Archives for posts with tag: unlimited variety

Yesterday, we drove up to Saratoga Springs, New York, for a quick getaway, a mini-vacation, a brief respite from the everyday.  We haven’t planned much—our idea is to keep it simple—and spent yesterday afternoon walking up and down the main street in town, Broadway, and taking a nap (I never claimed to be the life of the party) before going out for a delicious pasta dinner at Wheatfields (highly recommended).  The heat wave finally broke and we were actually able to eat outdoors.

One of the things we did plan was a visit this morning to the gardens at Yaddo, an artists’ community founded in 1900 by a wealthy couple who, sadly, lost all four of their children.  Without heirs, they decided to convert their estate into a sanctuary where young artists, writers, composers and other promising creative types could work without interruption or concern for such mundane matters as room and board.

Most of the 400-acre property is off-limits to those who have not applied to the organization, been reviewed by its trustees and found qualified for residency.  However, the gardens, which comprise a formal rose garden and more rustic rock garden, are open to the public on a daily basis.  The gardens are tended by the volunteer Yaddo Garden Association, several of whose members were busily at work during our walk-through.

We were a bit late for the roses which probably peaked about a week ago.  Nonetheless, most of the bushes were still in bloom, even if the flowers were becoming a bit ragged.  I am always amazed by the sheer variety of roses whose flowers exist in seemingly infinite combinations of color, size, shape and scent.  My favorites are the more delicate pinks and peaches, especially the clusters of diminutive tea roses.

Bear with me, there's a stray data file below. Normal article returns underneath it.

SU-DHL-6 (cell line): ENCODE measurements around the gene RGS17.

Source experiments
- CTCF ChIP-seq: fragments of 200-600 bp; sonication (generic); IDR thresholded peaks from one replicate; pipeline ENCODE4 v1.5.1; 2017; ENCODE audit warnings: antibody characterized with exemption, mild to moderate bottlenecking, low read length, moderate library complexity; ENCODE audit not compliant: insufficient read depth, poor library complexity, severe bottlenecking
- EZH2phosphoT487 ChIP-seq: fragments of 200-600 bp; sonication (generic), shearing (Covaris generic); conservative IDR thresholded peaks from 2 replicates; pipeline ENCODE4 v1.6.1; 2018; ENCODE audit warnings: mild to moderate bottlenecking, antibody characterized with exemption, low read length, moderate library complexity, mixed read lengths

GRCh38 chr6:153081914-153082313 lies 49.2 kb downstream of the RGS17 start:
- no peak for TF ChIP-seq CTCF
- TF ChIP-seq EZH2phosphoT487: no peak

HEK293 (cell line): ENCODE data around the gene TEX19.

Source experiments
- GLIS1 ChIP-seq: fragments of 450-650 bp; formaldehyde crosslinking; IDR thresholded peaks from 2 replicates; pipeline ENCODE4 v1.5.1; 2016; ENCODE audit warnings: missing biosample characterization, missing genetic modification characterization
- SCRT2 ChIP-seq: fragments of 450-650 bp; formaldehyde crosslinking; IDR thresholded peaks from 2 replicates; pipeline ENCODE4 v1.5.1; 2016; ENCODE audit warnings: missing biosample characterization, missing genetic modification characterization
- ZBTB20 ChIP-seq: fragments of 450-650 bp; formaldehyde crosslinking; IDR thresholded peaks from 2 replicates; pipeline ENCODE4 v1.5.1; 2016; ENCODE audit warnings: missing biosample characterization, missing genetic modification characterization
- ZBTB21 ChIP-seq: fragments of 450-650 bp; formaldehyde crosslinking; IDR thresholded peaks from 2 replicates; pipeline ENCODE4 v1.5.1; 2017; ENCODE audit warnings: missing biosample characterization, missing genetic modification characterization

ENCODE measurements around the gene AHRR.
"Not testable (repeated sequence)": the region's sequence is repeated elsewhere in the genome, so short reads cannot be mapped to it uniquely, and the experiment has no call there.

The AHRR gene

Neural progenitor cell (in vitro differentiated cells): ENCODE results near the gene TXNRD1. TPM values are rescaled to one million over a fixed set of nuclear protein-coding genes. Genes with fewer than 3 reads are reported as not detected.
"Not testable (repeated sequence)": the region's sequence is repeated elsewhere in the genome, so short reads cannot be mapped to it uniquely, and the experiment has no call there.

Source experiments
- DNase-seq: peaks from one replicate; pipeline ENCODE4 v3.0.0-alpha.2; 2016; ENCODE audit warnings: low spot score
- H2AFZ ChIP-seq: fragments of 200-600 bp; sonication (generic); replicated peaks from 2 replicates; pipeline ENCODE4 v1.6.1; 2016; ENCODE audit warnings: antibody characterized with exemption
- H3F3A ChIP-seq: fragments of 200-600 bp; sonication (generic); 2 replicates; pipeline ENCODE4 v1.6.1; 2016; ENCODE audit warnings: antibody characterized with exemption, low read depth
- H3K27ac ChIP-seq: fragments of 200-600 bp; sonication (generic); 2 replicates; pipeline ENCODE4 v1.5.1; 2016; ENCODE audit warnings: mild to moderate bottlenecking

The rose garden is carved out of a stand of spruces which shield visitors from the unfortunate presence of the Thruway, only several hundred feet to the east.  Unfortunately, the trees are not dense enough to attenuate the constant drone of trucks and automobiles racing by at 70 miles per hour.  One has to use some effort to imagine oneself at the turn of the last century when the surrounding countryside was less populated and much quieter.

The rock garden, located west of the rose garden and divided from it by a classical colonnade, is somewhat more serene and much more shaded (fewer trees were removed to create it, apparently).  The flora here are much more familiar to me (in appearance if not in name) and include an impressive array of hostas, most of which were in full bloom.  The dense canopy of the woods must have protected them from the merciless sun of the last few weeks.

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On our drive over to the Home Depot this afternoon, we noticed a change in the quality of the sunlight:  it is brighter, more direct, and feels much warmer when it falls on our faces and shines in our eyes.  The sun has worked its way, slowly but steadily, higher into the late-winter sky.  We have turned the corner on winter and spring is coming.

Another way to tell that spring is imminent is to visit a garden center (and if it is open, that is the first good omen).  At the Home Depot, seeds have been on display near the main entrance for a few weeks but now they are expanding their selection and moving them into the garden department.  Workers are clearing away the remnants of winter merchandise (snow blowers, ice-melting salt and the like; good luck to anyone who still needs a snow shovel) and making room for seed trays, potting soil and amendments, planters, seedlings and other garden paraphernalia.  The outdoor showroom, stocked only with snow during the winter months, is starting to fill up.

We are here on a quest to acquire the components of our seed starting apparatus (see February 10, 2013).  The first item on our shopping list is the heavy-duty, 4-shelf plastic storage unit that will provide the supporting structure, and it is proving to be elusive.  We started at the Home Depot branch nearest our home but although both the website and in-store computer showed one remaining in their inventory, they could not find it (it was probably a display model).